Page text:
Implement technology to automate processes: Build, buy or partner to employ technology that will allow you to be there in the moment, with the consumer, to make their experience with your brand more meaningful.

Focus on creative and strategy: It’s not simply enough to have the tools, technology and insights. You also need to connect on an emotional level and understand how the consumer feels. Creativity should not be underestimated.

Rethink measurement: Traditional measures of success don’t provide the full picture of what your consumers are doing AND how they are feeling about your brand. If you can understand both, you’ll be able to better determine marketing investment and better understand how to drive brand and business equity.

Q: You write how brilliant people can easily be swallowed up by technology and process, what measures can prevent this?

AF: In “Igniting Customer Connections,” I urge marketers to use technology to enable, not to distract. What I mean is that technology is only an enabler of change, not the change itself.

It’s important to line up the people, process, andtechnology to create an efficient, effective and fluid environment forplanning and executing marketing. People, process, technology – each of these enabling elements areimportant. But the connections between them are critical, since they areall interconnected and need to move ahead consistently and in lockstep.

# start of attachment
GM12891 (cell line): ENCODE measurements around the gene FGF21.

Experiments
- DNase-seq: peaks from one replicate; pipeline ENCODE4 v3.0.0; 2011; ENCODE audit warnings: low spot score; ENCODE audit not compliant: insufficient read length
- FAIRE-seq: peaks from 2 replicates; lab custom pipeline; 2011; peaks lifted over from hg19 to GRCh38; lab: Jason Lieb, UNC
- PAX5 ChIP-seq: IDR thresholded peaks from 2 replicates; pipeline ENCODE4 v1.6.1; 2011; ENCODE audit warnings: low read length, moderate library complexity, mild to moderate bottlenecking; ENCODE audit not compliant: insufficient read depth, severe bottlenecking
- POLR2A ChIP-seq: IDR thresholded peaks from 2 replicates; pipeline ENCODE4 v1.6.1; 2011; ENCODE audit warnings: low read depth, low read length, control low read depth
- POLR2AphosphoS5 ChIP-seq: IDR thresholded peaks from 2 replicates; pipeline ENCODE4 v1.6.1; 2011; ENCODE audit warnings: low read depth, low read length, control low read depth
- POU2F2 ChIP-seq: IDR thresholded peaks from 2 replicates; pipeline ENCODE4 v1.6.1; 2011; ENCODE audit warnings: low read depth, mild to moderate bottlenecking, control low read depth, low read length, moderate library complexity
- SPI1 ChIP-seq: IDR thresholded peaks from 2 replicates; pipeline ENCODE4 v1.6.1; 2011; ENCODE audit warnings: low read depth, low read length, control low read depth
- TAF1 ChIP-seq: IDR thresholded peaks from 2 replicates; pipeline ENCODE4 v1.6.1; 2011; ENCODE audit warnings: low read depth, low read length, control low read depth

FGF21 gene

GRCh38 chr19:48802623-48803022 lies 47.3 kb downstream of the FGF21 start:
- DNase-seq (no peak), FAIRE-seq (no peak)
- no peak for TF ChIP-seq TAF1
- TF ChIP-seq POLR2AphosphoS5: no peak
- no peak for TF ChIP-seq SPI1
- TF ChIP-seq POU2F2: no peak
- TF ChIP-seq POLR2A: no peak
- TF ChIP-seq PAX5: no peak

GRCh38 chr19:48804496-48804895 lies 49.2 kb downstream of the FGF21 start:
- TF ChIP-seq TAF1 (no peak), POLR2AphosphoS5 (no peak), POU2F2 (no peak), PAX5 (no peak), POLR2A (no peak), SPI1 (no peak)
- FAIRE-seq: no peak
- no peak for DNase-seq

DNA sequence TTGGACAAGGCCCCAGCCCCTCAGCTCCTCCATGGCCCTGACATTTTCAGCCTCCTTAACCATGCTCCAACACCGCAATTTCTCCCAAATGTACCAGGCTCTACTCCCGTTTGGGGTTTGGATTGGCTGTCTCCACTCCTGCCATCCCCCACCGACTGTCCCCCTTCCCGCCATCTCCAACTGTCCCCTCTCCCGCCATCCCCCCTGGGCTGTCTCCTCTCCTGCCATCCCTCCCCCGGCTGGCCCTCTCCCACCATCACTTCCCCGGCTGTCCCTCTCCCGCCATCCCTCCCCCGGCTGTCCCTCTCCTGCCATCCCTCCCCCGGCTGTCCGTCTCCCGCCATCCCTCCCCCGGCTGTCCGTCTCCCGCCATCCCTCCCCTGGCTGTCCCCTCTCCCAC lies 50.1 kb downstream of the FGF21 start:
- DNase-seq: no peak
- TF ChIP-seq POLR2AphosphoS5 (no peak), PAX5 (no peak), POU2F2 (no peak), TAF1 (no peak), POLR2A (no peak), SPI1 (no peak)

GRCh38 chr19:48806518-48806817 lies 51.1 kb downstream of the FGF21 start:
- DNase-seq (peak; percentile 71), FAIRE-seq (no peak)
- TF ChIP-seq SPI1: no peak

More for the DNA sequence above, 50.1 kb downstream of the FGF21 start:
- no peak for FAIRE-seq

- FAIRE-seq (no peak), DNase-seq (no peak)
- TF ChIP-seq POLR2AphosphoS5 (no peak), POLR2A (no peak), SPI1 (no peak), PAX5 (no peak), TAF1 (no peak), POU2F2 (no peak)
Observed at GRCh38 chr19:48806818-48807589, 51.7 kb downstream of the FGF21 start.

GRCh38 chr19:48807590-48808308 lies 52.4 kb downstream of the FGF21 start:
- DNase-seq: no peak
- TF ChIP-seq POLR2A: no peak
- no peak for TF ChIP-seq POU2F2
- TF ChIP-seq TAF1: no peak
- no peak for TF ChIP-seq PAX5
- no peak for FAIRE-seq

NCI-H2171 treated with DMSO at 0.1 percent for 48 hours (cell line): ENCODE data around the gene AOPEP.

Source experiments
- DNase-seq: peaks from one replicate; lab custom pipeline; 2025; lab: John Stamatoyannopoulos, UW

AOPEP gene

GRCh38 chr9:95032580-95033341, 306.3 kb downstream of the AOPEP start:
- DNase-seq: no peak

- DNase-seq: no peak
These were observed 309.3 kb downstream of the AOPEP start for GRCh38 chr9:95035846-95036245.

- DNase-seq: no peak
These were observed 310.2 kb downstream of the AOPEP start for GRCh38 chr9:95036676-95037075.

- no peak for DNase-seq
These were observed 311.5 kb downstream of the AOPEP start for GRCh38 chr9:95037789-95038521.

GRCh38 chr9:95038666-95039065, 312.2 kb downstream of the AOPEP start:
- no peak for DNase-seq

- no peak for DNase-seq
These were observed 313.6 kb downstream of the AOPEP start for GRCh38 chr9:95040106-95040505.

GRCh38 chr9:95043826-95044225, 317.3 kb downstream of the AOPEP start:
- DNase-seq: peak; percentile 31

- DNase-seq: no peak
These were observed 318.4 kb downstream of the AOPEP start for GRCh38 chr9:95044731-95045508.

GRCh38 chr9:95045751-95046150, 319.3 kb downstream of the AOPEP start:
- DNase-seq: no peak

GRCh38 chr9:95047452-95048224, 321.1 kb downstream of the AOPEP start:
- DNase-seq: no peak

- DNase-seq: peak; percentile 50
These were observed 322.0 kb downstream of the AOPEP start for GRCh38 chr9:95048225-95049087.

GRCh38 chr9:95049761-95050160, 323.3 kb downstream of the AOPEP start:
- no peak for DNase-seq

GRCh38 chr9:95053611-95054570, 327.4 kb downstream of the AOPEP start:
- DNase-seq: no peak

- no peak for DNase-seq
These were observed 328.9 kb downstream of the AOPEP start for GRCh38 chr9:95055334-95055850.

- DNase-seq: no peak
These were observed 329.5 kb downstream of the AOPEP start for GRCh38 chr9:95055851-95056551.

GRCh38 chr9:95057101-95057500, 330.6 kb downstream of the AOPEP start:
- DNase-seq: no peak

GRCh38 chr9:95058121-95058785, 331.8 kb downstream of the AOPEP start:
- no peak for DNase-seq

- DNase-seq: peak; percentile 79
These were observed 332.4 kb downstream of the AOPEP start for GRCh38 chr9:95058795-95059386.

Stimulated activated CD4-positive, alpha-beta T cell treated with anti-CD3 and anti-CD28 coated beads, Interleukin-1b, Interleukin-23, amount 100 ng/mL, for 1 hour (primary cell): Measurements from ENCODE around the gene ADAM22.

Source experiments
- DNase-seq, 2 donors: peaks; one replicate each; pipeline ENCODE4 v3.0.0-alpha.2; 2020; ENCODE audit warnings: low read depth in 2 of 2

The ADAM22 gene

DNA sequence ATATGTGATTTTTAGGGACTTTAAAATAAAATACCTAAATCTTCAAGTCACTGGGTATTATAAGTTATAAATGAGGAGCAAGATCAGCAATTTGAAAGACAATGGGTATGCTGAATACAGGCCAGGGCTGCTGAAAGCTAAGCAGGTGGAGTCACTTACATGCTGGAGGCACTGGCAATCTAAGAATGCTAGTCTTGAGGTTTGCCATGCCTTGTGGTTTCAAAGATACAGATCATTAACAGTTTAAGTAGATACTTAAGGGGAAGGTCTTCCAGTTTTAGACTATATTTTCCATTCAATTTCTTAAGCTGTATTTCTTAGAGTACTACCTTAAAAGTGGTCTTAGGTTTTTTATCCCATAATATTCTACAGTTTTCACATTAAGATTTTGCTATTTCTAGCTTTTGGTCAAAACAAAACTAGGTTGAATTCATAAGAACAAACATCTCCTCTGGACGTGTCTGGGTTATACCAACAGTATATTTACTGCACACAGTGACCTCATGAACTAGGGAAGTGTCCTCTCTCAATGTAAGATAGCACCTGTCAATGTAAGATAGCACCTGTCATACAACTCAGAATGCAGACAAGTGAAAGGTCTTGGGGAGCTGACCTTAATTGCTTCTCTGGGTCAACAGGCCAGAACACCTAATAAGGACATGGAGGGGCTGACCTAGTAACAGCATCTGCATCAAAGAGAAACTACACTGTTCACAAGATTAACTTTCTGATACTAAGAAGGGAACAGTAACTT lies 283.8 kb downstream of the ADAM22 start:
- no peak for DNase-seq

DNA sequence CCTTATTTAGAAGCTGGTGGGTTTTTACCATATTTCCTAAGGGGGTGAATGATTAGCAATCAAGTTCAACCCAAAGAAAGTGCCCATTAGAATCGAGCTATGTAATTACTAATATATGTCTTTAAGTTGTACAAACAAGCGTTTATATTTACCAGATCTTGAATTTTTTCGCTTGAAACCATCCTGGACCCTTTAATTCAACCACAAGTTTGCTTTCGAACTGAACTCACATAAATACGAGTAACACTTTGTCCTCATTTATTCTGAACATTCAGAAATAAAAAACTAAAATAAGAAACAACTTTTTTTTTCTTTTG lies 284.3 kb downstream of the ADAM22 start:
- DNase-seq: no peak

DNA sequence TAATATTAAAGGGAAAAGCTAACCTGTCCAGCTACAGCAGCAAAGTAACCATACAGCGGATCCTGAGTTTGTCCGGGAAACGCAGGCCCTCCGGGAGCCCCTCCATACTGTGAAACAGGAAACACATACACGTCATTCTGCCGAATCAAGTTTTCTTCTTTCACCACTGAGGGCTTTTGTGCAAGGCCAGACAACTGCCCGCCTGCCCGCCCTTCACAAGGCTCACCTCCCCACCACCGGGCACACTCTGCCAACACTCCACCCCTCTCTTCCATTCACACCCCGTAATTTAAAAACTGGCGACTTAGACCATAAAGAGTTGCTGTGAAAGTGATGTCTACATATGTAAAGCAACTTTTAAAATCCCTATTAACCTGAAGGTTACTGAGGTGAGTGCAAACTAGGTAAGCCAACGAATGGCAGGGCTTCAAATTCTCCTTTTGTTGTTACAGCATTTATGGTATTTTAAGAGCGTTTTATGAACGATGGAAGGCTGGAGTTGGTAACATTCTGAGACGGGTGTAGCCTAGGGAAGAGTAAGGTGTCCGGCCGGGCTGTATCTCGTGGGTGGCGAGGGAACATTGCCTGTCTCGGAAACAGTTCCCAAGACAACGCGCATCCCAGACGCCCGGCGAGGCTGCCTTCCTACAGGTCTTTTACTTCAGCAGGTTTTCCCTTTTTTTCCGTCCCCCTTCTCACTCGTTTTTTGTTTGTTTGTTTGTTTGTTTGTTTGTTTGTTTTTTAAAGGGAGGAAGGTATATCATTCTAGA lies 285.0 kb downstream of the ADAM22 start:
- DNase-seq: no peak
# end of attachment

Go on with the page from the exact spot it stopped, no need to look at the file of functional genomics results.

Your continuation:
It will not serve your organization well just to go out and buy softwareor services unless accompanied by a good strategy and by identifiedpeople who know how to use these new capabilities to get real results.

Q: What are three most important qualities in a good loyalty marketer?

AF: They listen to, recognize and understand their customers. Good loyalty marketers are paying attention to customer experience and engagement. They’re looking at not only what their customers do (how they interact with the brand), but also how they feel (their emotional connection to the brand).

They use this knowledge of experience and engagement, along with other customer data and insights, to understand their customers on an individual level and to create compelling recognition opportunities for them that will build not only loyalty in the present, but also in the future.

Q: And what are warning signs of a not-so-good marketer?

AF: Ineffective marketers do not listen to the customer. Instead they speak at them and do not engage in a two-way dialogue. This is likely because they lack the critical combination of insights, tools, creative and strategy to deliver relevancy. Instead they rely on a one-size-fits-all approach to customers and in today’s consumer-driven world. That will not work.

Q: Much is made about the importance of relevant communications, but how do you create it?

AF: Every customer is a unique collection of accumulated and ever-evolving values and choices. Until you look at the customer holistically, you will not be able to optimize the relationship and be truly relevant. The definition of a meaningful and relevant communication varies, but at the core it stems from knowing what the consumer wants and needs and connecting with (him or her) on an emotional level. This requires that you understand a variety of factors on the individual basis such as: how the customer feels about your brand, his or her aspirations; what he or she does (or has done) with your brand; where, when and how the customer wants to be communicated with; and more.

Q: When do you know the communication is relevant?